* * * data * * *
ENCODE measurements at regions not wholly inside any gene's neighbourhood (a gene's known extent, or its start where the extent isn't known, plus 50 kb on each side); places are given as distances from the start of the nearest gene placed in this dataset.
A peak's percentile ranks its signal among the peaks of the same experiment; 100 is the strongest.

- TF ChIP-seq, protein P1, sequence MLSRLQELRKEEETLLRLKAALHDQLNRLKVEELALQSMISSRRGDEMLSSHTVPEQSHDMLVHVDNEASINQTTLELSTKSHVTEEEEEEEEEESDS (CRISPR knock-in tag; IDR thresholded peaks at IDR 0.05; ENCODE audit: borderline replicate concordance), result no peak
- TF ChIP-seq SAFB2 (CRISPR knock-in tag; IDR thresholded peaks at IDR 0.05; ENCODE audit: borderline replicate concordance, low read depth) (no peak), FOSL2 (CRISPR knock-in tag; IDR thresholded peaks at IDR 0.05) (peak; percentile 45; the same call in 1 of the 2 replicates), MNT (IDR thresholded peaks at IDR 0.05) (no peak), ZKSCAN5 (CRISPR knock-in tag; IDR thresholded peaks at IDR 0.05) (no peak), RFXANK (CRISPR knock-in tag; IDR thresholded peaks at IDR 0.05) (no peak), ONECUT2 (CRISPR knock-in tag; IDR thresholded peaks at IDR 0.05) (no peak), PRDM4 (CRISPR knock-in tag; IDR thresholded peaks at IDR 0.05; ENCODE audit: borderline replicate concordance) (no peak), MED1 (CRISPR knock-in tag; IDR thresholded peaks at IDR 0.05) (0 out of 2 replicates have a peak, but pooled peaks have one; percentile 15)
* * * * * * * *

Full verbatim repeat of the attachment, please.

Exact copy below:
ENCODE measurements at regions not wholly inside any gene's neighbourhood (a gene's known extent, or its start where the extent isn't known, plus 50 kb on each side); places are given as distances from the start of the nearest gene placed in this dataset.
A peak's percentile ranks its signal among the peaks of the same experiment; 100 is the strongest.

- TF ChIP-seq, protein P1, sequence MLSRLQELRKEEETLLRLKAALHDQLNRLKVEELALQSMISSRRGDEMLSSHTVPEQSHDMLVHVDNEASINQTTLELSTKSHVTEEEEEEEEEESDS (CRISPR knock-in tag; IDR thresholded peaks at IDR 0.05; ENCODE audit: borderline replicate concordance), result no peak
- TF ChIP-seq SAFB2 (CRISPR knock-in tag; IDR thresholded peaks at IDR 0.05; ENCODE audit: borderline replicate concordance, low read depth) (no peak), FOSL2 (CRISPR knock-in tag; IDR thresholded peaks at IDR 0.05) (peak; percentile 45; the same call in 1 of the 2 replicates), MNT (IDR thresholded peaks at IDR 0.05) (no peak), ZKSCAN5 (CRISPR knock-in tag; IDR thresholded peaks at IDR 0.05) (no peak), RFXANK (CRISPR knock-in tag; IDR thresholded peaks at IDR 0.05) (no peak), ONECUT2 (CRISPR knock-in tag; IDR thresholded peaks at IDR 0.05) (no peak), PRDM4 (CRISPR knock-in tag; IDR thresholded peaks at IDR 0.05; ENCODE audit: borderline replicate concordance) (no peak), MED1 (CRISPR knock-in tag; IDR thresholded peaks at IDR 0.05) (0 out of 2 replicates have a peak, but pooled peaks have one; percentile 15)